This petition was submitted during the 2010–2015 Conservative – Liberal Democrat coalition government
Petition Brain Tumour Research
Almost ¾ of brain tumour deaths occur in those under 75. For cancer as a whole it is less than a half. Yet brain cancer continues to receive less than 1% of the national spend on cancer research. A report by Brain Tumour Research shows that treatments for brain tumours lag seriously behind other cancers. The consequence of brain tumours striking so young is the average tumour is responsible for over 20 years of life lost, making it the most lethal cancer by this measure.
This petition calls on the Government to take action to:
• Prioritise deaths under 75 in the government’s cancer funding
• Devote a consistent or growing absolute figure to brain cancer research
• Introduce a national register of site-specific cancer research to track all research grants and research work, ensuring transparency of funding arrangements
• Consider the question of curing brain tumours in terms of research spend necessary for other cancers:around £30-£35 million per annum over a ten year time-frame
This petition is closed This petition ran for 6 months
This response was given on 10 April 2014
As this e-petition has received more than 10 000 signatures, the relevant Government department have provided the following response:
The Government and charities work closely together in brain tumour research and other fields of cancer research through the National Cancer Research Institute (NCRI). Factors influencing the level of research funding are discussed in Strategic Analysis 2002: An overview of Cancer Research in the UK directly funded by the NCRI Partner Organisations, which can be accessed by going to www.ncri.org.uk and searching for ‘Strategic Analysis 2002’.
There are a number of factors that dictate the level of research funding into a particular issue. These include:
· scientific opportunity – this can be very important. In particular, developments in fundamental research and the introduction of new technologies often stimulate new approaches;
· the burden of disease – the incidence and severity of a type of cancer will influence both researchers and funders;
· ‘researchability’ – some types of tumour are easier to work on than others but can often provide a model system for different cancers. Many researchers are attracted to areas or diseases where there is real evidence or potential for progress;
· fundraising – certain types of cancer may attract more public donations than others; and
· the quality and size of the research workforce – because of the issues already mentioned, some areas attract more high-quality researchers than other areas. This will undoubtedly affect the number of quality proposals received by funding bodies.
NCRI partner organisations take all of these factors into account when making funding decisions. However, the relative importance of each of these in the decision-making process varies for each organisation depending on its corporate aims, culture and procedures.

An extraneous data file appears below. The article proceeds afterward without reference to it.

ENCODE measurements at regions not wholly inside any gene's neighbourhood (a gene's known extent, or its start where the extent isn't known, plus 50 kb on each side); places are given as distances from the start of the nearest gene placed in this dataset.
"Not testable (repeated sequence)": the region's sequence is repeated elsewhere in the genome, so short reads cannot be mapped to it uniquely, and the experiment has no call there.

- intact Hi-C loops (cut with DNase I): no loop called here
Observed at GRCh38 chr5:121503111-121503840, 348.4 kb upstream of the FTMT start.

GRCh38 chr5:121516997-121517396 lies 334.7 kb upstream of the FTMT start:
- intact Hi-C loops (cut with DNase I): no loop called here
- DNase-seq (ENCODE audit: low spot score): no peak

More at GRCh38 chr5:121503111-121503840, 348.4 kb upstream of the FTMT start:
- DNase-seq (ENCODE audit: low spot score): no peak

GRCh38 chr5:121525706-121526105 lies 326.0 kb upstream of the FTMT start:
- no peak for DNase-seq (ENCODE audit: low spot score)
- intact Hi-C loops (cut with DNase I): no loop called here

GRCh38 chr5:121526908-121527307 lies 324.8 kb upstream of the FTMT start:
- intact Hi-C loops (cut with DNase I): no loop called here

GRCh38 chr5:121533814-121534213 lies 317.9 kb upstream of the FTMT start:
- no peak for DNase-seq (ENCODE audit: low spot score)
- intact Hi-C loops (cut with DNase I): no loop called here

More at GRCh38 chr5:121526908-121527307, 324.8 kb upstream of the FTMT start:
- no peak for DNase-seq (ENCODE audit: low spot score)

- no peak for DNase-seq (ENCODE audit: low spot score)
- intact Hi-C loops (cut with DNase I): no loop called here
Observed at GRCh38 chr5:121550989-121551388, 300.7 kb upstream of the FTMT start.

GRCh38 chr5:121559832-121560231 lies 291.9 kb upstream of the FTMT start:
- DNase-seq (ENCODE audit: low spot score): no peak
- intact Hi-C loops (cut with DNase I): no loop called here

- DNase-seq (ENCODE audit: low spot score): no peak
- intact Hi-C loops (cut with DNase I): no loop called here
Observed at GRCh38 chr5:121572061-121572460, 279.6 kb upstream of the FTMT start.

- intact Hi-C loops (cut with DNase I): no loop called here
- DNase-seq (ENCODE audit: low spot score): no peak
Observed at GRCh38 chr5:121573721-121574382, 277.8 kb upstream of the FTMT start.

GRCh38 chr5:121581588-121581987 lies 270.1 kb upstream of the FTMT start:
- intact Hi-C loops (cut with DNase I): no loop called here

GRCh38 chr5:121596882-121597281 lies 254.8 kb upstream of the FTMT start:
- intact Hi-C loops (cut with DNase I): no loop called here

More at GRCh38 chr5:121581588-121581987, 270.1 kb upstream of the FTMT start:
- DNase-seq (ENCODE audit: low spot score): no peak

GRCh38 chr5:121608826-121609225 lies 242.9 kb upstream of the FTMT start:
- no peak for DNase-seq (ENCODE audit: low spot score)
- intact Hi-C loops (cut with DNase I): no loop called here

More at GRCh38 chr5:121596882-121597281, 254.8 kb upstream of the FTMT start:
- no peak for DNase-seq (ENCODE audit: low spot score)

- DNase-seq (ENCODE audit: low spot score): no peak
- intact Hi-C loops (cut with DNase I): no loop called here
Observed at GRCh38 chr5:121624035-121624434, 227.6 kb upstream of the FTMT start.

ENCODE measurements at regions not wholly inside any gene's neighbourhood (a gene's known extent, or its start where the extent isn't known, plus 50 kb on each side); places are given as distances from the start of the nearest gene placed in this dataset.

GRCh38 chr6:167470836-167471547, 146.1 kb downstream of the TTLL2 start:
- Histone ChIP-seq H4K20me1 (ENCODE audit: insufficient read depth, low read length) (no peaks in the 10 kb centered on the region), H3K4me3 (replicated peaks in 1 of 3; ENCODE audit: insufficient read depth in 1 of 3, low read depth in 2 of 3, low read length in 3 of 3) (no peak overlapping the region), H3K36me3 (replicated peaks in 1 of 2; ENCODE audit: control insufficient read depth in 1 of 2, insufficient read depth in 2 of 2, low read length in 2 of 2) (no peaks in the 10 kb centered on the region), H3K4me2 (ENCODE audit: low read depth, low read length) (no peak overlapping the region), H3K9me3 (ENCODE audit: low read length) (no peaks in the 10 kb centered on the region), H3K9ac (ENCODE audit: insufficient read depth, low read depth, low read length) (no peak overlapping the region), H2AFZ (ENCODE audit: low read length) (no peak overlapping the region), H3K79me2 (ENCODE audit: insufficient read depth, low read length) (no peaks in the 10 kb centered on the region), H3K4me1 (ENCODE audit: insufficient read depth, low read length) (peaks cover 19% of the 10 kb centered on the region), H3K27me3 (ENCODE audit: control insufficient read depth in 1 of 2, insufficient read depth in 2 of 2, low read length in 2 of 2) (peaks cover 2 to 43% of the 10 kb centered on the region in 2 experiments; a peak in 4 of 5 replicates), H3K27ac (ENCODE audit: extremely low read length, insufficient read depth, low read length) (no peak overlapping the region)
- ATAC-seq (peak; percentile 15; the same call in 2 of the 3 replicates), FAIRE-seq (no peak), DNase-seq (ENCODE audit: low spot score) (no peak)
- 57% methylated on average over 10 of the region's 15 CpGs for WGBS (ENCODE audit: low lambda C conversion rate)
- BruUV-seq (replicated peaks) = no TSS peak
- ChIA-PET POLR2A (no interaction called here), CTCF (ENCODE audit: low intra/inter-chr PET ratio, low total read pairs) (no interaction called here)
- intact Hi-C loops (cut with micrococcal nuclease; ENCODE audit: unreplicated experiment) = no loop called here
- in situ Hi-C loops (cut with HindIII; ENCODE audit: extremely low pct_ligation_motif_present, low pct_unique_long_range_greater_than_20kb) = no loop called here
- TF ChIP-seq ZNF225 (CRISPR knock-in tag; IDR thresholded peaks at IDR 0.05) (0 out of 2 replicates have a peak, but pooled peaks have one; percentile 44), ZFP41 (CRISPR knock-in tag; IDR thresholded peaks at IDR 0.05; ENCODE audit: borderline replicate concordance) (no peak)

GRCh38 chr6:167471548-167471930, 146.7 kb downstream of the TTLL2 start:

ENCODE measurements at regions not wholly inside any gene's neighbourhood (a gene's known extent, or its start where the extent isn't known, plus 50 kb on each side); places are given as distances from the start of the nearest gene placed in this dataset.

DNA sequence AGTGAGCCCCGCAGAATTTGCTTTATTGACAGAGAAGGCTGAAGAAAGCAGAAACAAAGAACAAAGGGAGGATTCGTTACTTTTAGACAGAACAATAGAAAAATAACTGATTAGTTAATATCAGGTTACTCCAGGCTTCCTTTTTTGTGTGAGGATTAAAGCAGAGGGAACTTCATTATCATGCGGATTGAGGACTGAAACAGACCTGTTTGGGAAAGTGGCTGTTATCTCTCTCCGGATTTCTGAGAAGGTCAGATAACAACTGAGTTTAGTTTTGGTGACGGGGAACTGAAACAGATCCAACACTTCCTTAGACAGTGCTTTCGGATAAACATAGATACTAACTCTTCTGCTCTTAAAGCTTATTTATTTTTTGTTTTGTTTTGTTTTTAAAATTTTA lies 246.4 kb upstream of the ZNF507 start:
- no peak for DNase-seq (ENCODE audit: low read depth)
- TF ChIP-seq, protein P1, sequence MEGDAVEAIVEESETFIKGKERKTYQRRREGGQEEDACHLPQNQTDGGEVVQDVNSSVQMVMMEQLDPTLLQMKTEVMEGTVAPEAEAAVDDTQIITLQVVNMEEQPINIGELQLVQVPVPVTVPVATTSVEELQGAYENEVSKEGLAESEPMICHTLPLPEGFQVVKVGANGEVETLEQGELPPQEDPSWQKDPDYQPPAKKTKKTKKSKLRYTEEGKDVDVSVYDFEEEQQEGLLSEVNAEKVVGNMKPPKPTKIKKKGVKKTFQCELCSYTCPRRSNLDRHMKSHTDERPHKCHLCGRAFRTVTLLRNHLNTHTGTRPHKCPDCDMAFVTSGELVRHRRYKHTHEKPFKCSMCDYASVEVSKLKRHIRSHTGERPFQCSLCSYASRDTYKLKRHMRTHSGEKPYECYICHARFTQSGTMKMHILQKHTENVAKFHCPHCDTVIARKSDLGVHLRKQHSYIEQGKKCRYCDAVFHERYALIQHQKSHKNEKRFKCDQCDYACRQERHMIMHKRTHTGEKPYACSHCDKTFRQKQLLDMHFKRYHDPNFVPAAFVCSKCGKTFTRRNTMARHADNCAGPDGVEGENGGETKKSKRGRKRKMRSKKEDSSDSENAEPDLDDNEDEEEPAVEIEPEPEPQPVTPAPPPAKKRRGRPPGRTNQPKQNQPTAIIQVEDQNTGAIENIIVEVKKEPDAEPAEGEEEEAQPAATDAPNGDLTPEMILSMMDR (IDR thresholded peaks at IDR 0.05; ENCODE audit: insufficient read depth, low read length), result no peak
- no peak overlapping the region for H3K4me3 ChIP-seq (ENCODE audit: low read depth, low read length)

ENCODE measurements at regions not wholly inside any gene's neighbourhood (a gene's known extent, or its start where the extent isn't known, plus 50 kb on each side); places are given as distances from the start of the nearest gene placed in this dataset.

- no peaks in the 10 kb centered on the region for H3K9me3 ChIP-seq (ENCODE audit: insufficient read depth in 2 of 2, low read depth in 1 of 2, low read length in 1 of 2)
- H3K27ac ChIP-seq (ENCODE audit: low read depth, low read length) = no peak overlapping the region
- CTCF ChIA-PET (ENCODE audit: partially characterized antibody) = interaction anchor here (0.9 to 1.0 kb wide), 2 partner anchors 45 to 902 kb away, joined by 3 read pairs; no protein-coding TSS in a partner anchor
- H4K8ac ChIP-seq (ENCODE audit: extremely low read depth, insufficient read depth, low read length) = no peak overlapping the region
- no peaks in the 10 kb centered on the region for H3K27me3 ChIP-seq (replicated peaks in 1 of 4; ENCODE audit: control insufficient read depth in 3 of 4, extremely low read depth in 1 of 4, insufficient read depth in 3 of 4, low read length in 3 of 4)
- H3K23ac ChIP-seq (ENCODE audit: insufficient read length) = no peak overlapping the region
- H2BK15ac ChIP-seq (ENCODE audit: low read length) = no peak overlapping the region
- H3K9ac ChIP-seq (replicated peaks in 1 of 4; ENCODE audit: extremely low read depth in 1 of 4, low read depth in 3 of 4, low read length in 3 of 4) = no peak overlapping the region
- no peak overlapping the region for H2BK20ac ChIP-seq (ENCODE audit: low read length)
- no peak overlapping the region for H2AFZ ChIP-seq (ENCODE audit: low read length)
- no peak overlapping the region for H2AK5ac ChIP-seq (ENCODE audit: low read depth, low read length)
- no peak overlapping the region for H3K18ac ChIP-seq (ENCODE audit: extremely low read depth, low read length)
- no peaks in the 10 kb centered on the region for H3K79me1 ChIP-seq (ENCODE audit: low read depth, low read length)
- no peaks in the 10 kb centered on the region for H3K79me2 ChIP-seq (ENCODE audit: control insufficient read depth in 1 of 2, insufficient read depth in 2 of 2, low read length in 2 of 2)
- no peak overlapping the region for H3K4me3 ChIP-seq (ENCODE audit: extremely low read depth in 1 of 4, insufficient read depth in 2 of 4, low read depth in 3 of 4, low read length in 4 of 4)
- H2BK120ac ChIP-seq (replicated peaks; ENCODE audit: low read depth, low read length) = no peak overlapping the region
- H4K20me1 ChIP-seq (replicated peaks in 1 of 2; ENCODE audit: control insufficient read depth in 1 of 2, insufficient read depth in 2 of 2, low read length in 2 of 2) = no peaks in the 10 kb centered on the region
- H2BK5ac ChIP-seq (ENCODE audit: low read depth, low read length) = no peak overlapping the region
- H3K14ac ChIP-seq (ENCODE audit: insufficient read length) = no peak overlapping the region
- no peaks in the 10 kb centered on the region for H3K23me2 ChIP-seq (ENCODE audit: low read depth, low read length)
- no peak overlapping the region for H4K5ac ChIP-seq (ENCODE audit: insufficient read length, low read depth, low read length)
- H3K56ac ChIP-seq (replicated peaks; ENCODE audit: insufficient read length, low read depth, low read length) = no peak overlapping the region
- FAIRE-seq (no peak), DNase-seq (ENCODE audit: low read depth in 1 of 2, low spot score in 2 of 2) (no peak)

The NCRI Cancer Research Database includes expenditure on cancer research by NCRI partner organisations. This only includes only direct spend on cancer research, or spend that directly supports cancer research. The proportion of cancer research funding directly supporting brain tumour research was 1.0 per cent in 2012 and 1.4 per cent in 2013. However, this analysis includes fundamental research (33.9 per cent in 2013) and funding relevant to all cancer sites (21.8 per cent in 2013). If these elements are excluded, brain tumour research received 3.1 per cent of site-specific cancer research funding in 2013. This is a greater proportion than for 39 of the 49 site-specific categories. In fact, between 2002 and 2013, the proportion of site-specific funding spent on brain tumour research increased by a greater amount than for any other cancer site.
The Department’s National Institute for Health Research (NIHR) welcomes funding applications for research into any aspect of human health, including brain tumours. These applications are subject to peer review and judged in open competition, with awards being made on the basis of the importance of the topic to patients and the NHS, value for money and scientific quality. NIHR funding is not ring-fenced for cancer research or for research on brain tumours or other types of cancer. In all disease areas, the amount of NIHR funding depends on the volume and quality of scientific activity.
The NCRI is a member of the International Cancer Research Partnership (ICRP). The ICRP database includes research awards from all member organisations, and therefore includes awards from NCRI partner organisations. The database can be found at https://www.icrpartnership.org/database.cfm.
This e-petition remains open to signatures and will be considered for debate by the Backbench Business Committee should it pass the 100 000 signature threshold.